Covering the 7 to 9 o'clock part of my clock-face is the picturesque island of Hoy.  Longhope in the southern part of the island was an important base during both World Wars. Time was limited to tie in with ferry schedules so I made a bee-line for the erstwhile military hub of Lyness and the Scad Battery which protected the southern flank of Hoy Sound.

Lyness CWGC Military Cemetery
The Commonwealth War Graves Cemetery at Lyness contains graves from both World Wars including men from HMS Royal Oak and HMS Vanguard (two catastrophic sinkings at Scapa Flow) and German sailors killed during the scuttling of the Kaiser's Grand Fleet in 1919.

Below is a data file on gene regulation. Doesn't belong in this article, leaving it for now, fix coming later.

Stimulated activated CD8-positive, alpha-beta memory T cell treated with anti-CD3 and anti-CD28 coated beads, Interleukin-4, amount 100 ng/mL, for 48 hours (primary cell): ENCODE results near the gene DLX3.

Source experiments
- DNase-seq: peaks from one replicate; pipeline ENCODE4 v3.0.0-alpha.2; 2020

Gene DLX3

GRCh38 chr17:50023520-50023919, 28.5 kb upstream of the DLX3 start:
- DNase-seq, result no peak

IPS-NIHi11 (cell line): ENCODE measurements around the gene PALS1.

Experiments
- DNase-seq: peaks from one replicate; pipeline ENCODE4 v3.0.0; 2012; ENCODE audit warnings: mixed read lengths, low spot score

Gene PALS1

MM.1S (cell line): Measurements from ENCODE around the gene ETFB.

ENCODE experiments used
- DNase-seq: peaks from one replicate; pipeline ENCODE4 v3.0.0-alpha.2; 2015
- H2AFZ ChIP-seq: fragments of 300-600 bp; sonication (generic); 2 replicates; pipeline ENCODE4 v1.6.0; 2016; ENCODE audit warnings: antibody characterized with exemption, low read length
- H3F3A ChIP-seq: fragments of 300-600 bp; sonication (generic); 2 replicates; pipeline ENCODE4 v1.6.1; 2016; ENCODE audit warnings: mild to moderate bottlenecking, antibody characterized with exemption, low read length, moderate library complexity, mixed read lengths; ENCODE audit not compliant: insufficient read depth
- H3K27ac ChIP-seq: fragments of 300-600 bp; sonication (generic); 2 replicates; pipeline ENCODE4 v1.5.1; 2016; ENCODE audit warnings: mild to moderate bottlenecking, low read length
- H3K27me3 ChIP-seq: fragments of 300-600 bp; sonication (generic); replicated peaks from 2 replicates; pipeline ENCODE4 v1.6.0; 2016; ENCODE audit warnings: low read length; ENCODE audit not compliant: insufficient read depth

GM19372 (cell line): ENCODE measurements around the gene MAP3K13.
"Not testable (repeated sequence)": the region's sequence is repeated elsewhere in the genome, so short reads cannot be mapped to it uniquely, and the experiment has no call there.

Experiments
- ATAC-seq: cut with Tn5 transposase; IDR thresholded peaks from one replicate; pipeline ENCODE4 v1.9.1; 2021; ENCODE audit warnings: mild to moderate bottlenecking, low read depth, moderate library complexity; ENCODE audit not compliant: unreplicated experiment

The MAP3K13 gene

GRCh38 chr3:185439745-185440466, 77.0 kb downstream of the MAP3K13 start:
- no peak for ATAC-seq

Original wartime oil tank at Lyness
Lyness was a bustling military camp and provisioning point for the Royal Navy during the First and Second World Wars. There is not much left now and sadly the local military museum is closed (though there is a small exhibition in an ante-room at the local hotel).

Scad Point Battery
Scad Point Battery is in great condition and well worth a visit. It is in a secluded spot and for nature lovers there is lots to see including grey seals on the beach below the derelict buildings.

At 10 o'clock on my imaginary clock-face lies the town of Stromness. My visit was a brief one and unfortunately I wasn't able to schedule a visit to the nearby Ness Battery which is opened for tours on a regular basis. The little museum at Stromness is hosting an exhibition to mark the centenary of the scuttling of the German fleet in 1919. It's well worth seeing.

Exhibition in Stromness Museum